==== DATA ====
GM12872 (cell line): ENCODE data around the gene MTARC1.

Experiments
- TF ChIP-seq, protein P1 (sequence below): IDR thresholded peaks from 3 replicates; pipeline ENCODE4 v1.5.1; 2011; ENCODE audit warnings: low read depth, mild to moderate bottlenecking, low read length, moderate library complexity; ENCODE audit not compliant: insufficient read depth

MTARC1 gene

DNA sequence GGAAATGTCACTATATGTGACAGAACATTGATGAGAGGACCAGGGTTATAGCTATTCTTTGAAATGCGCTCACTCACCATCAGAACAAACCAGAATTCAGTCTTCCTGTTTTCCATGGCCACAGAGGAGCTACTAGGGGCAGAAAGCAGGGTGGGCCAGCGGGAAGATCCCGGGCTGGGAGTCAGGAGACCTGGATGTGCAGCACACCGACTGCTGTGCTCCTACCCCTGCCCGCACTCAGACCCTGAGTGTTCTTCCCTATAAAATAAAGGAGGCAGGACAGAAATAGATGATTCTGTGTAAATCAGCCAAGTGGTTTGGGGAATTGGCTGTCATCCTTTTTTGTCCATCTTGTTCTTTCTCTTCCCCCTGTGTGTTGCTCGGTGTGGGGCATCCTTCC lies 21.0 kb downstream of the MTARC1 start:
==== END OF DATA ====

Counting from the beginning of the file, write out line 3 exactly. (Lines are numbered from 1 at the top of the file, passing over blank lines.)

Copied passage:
- TF ChIP-seq, protein P1 (sequence below): IDR thresholded peaks from 3 replicates; pipeline ENCODE4 v1.5.1; 2011; ENCODE audit warnings: low read depth, mild to moderate bottlenecking, low read length, moderate library complexity; ENCODE audit not compliant: insufficient read depth